Why effective e-governance at the local level is a challenge for Indian states
The development of ‘E-Governance Index’ by Indian states will go a long way in assessing the impact of India’s digital initiatives down to the district level in each state.
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Local bodies, whether rural or urban, are the first point of citizen-government interface. Thus, their role in the successful implementation of any policy initiative is crucial. The idea of 'e-governance', which is one of the pillars of the ‘Digital India’ initiative, is no exception in this regard. According to the Internet and Mobile Association of India and Nielsen report 2019, there are 504 million active internet users in India aged five and above. To provide effective and efficient e-governance to this ‘digital dividend’, work needs to be done at the local level.
This means a strict focus on developing district-level e-governance index, building public trust regarding digital initiatives, and providing reliable internet connectivity. This can be achieved by an increased digital penetration down to the local level and subsequent centre-state cooperation for timely implementation of digital policy initiatives.
The National E-Governance Service Delivery Assessment (NeSDA) report published in 2019 measured the depth and effectiveness of service delivery mechanisms from the citizen’s perspective in the Indian states. This shows the noble intent of the government, in compliance with Digital India’s third vision area — ‘Digital empowerment of citizens’. This effort is commendable. However, India’s 100th rank out of 193 countries in UN E-Government Development Index 2020 and its 83rd rank out of 85 countries (ranked in terms of speed and stability of internet connection) in ‘Digital Quality of Life Index 2020’ shows that there still is a long road ahead.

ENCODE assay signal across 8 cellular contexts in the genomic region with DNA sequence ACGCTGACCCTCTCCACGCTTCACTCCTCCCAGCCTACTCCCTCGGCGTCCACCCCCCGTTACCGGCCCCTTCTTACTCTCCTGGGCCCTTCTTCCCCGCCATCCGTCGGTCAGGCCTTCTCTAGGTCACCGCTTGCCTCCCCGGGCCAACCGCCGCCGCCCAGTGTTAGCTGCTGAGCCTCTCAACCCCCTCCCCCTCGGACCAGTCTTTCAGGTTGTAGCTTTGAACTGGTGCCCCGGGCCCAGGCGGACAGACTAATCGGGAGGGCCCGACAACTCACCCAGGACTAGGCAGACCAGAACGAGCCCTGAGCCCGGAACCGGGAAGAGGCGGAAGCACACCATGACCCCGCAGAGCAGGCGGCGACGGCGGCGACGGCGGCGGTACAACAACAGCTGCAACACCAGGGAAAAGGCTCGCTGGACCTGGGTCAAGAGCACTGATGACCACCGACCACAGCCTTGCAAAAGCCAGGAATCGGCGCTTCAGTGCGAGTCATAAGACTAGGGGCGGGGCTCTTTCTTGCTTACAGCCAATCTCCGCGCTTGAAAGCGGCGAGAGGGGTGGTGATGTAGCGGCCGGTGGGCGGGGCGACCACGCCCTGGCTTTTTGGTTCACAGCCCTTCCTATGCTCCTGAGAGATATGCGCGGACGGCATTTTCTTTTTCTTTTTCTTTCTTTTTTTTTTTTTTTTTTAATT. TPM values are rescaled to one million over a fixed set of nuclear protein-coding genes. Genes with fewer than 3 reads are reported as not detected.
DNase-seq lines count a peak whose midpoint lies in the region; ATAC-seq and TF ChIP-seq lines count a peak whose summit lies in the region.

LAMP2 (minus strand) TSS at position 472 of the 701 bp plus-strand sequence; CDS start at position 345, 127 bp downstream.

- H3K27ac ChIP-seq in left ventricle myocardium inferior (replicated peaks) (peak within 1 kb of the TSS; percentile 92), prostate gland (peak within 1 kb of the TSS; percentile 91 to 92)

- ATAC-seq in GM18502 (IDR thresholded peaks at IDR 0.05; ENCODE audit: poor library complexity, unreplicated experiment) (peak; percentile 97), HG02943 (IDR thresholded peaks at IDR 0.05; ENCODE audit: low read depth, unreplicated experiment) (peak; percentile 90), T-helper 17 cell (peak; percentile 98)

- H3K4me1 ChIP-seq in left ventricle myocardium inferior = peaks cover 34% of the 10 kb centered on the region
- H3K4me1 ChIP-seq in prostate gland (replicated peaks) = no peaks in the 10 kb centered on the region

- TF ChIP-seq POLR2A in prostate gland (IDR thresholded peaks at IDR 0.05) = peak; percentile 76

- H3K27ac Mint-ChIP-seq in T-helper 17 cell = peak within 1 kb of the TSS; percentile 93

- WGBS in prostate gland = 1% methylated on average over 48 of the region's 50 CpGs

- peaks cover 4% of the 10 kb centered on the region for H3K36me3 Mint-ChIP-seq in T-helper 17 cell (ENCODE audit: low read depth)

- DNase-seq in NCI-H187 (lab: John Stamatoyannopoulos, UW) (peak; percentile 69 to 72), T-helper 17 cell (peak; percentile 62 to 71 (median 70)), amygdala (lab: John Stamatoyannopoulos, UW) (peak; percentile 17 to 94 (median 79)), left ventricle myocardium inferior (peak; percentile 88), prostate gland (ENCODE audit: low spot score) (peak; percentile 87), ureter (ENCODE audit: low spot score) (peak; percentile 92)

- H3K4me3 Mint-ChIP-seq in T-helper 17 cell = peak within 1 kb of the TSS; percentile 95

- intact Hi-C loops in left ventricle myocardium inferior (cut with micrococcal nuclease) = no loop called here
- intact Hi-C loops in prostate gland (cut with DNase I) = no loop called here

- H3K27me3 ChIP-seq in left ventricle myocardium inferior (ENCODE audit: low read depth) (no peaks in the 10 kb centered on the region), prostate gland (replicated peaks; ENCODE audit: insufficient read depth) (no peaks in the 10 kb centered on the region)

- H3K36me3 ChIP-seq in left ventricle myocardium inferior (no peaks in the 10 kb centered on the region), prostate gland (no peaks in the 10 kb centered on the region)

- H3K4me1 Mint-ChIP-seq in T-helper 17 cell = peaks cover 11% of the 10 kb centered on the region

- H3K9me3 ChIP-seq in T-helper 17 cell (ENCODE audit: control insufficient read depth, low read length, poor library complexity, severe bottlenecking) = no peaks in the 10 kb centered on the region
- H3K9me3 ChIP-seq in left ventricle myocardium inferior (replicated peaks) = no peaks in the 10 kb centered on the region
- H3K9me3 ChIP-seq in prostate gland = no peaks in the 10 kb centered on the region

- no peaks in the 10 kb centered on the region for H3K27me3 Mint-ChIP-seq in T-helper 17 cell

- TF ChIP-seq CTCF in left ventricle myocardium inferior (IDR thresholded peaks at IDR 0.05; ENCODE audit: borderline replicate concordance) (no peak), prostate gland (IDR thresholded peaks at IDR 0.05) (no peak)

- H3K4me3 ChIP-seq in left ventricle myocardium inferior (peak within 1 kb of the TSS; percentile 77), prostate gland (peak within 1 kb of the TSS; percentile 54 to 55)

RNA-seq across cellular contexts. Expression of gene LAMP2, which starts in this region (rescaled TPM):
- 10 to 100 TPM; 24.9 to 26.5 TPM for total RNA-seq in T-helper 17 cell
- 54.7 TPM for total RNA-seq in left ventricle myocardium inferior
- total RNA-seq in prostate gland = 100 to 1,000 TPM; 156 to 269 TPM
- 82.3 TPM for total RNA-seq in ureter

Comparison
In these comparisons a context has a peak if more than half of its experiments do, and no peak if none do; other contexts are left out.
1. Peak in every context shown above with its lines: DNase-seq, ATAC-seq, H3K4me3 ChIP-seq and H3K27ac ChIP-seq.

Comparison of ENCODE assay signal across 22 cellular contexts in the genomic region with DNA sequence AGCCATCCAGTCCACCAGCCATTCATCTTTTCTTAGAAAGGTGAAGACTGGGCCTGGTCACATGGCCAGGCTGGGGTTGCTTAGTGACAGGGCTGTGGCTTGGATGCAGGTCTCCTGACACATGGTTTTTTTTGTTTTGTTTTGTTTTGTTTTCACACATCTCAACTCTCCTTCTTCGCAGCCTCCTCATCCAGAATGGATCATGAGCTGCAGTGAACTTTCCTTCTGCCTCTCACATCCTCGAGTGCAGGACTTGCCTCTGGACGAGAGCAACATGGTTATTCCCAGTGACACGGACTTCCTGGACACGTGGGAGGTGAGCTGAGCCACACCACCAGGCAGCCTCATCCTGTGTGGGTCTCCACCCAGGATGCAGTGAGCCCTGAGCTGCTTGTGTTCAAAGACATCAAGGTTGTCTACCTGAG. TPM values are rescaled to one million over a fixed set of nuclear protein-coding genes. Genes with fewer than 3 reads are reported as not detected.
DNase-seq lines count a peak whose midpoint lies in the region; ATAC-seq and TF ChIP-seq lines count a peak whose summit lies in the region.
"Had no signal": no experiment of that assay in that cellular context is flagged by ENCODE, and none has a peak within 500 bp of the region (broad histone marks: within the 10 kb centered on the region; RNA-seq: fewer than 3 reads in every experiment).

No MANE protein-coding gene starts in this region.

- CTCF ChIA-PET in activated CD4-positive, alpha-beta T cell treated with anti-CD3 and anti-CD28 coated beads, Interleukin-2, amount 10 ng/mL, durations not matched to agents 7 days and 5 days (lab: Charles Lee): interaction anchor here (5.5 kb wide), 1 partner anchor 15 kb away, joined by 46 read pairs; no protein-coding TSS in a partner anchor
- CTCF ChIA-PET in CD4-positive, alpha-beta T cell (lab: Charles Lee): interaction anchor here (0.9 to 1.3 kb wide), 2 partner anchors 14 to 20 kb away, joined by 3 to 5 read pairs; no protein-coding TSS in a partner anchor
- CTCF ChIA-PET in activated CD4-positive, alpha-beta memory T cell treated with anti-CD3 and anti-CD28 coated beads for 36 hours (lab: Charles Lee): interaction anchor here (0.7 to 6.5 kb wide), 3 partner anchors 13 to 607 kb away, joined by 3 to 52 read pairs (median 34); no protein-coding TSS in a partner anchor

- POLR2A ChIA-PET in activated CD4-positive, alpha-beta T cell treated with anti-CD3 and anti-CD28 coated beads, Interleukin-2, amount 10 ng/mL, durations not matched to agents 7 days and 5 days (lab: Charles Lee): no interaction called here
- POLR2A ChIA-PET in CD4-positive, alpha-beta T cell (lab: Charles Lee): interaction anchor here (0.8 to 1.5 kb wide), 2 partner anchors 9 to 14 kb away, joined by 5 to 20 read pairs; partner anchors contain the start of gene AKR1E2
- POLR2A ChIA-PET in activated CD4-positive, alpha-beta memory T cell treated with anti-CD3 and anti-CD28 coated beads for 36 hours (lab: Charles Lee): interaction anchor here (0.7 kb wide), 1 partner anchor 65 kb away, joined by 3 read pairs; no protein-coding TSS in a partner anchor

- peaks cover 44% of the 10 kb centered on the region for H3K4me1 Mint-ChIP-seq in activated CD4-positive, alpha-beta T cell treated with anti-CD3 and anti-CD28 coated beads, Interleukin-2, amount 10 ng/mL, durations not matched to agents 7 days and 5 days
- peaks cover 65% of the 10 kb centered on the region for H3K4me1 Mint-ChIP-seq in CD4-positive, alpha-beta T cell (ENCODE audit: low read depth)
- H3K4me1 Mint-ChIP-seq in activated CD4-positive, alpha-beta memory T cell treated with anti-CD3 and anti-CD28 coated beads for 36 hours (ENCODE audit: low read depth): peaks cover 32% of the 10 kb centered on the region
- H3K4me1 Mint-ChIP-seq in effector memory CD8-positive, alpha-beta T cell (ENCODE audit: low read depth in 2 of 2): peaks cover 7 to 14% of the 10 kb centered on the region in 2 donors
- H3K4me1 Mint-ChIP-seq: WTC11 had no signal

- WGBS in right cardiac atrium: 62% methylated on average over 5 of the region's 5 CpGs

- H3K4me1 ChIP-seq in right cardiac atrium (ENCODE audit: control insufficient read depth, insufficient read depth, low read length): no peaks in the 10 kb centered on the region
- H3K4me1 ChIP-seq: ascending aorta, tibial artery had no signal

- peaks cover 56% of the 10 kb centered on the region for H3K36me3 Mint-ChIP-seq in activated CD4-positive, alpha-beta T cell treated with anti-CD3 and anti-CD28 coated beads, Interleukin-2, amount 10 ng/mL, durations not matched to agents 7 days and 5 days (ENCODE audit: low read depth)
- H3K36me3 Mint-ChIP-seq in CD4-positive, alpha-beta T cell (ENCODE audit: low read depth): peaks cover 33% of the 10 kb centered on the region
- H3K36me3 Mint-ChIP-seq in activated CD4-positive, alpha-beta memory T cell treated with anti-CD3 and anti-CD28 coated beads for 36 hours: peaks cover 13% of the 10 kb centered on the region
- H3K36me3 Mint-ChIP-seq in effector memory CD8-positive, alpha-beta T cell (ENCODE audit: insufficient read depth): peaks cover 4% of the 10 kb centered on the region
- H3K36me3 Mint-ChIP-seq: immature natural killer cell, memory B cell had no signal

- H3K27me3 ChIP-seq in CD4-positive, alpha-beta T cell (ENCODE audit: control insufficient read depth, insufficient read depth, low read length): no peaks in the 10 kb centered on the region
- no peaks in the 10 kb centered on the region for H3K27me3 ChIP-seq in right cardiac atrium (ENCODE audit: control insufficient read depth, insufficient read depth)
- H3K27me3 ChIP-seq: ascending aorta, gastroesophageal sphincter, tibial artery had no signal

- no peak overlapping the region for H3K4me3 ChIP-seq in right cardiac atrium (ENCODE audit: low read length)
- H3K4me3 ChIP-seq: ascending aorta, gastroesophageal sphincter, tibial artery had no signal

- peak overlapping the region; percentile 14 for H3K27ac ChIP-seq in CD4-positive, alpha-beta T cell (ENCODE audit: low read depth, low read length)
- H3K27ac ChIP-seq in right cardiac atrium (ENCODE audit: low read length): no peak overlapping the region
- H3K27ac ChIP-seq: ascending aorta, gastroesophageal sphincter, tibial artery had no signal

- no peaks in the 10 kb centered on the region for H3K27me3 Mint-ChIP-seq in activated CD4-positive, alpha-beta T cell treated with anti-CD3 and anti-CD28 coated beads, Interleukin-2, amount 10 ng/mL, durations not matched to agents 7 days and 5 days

The development of ‘E-Governance Index’ by the Indian states will go a long way in assessing the impact of India’s digital initiatives down to the district level in each state. (Representative photo: Twitter)
The low-ranking states in the NeSDA report reflect that their districts performed poorly on the parameters of ‘accessibility’, ‘ease of use’ and ‘end service delivery’ among others. District-level assessment becomes paramount for the better performance of states on these parameters. It will play a major role in improving India’s overall performance in the UN E-Government Development Index because there is an intricate connection between local, state and national development. India’s improvement in the rankings of international e-government indices depends on the improvement of the states’ performances, which thereby depends on the performances of individual districts.
The quasi-federal system in an Indian democratic setup expects certain development and welfare roles on the part of state governments as well. The development of ‘E-Governance Index’ by the Indian states will go a long way in assessing the impact of India’s digital initiatives down to the district level in each state. It will help the states in assessing their own performances related to digitalisation and its efficacy for delivering services to the people.